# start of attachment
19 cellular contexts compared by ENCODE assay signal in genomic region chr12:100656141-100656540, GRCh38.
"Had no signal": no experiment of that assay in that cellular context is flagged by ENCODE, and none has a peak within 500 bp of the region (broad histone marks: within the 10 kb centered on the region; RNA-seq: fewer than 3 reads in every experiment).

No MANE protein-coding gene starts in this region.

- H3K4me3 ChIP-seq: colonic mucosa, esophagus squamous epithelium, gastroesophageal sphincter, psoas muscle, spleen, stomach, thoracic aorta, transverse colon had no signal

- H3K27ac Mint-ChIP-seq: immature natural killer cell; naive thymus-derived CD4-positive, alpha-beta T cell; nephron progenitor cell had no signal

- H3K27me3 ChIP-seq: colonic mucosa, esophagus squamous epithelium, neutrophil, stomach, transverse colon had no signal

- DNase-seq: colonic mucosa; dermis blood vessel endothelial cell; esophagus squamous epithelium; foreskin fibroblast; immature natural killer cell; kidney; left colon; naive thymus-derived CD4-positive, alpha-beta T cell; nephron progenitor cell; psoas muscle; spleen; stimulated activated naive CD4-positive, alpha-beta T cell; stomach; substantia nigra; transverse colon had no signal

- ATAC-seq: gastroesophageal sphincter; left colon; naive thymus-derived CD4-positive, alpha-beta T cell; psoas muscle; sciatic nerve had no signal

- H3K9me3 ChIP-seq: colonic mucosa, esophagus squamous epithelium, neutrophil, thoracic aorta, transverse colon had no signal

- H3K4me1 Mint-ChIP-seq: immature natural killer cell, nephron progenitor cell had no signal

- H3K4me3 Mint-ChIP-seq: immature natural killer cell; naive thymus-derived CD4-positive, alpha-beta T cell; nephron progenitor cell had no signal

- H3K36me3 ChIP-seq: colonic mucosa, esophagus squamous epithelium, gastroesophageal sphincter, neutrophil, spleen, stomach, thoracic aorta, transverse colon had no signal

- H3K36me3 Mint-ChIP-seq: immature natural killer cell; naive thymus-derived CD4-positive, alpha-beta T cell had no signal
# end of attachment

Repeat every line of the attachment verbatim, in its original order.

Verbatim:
19 cellular contexts compared by ENCODE assay signal in genomic region chr12:100656141-100656540, GRCh38.
"Had no signal": no experiment of that assay in that cellular context is flagged by ENCODE, and none has a peak within 500 bp of the region (broad histone marks: within the 10 kb centered on the region; RNA-seq: fewer than 3 reads in every experiment).

No MANE protein-coding gene starts in this region.

- H3K4me3 ChIP-seq: colonic mucosa, esophagus squamous epithelium, gastroesophageal sphincter, psoas muscle, spleen, stomach, thoracic aorta, transverse colon had no signal

- H3K27ac Mint-ChIP-seq: immature natural killer cell; naive thymus-derived CD4-positive, alpha-beta T cell; nephron progenitor cell had no signal

- H3K27me3 ChIP-seq: colonic mucosa, esophagus squamous epithelium, neutrophil, stomach, transverse colon had no signal

- DNase-seq: colonic mucosa; dermis blood vessel endothelial cell; esophagus squamous epithelium; foreskin fibroblast; immature natural killer cell; kidney; left colon; naive thymus-derived CD4-positive, alpha-beta T cell; nephron progenitor cell; psoas muscle; spleen; stimulated activated naive CD4-positive, alpha-beta T cell; stomach; substantia nigra; transverse colon had no signal

- ATAC-seq: gastroesophageal sphincter; left colon; naive thymus-derived CD4-positive, alpha-beta T cell; psoas muscle; sciatic nerve had no signal

- H3K9me3 ChIP-seq: colonic mucosa, esophagus squamous epithelium, neutrophil, thoracic aorta, transverse colon had no signal

- H3K4me1 Mint-ChIP-seq: immature natural killer cell, nephron progenitor cell had no signal

- H3K4me3 Mint-ChIP-seq: immature natural killer cell; naive thymus-derived CD4-positive, alpha-beta T cell; nephron progenitor cell had no signal

- H3K36me3 ChIP-seq: colonic mucosa, esophagus squamous epithelium, gastroesophageal sphincter, neutrophil, spleen, stomach, thoracic aorta, transverse colon had no signal

- H3K36me3 Mint-ChIP-seq: immature natural killer cell; naive thymus-derived CD4-positive, alpha-beta T cell had no signal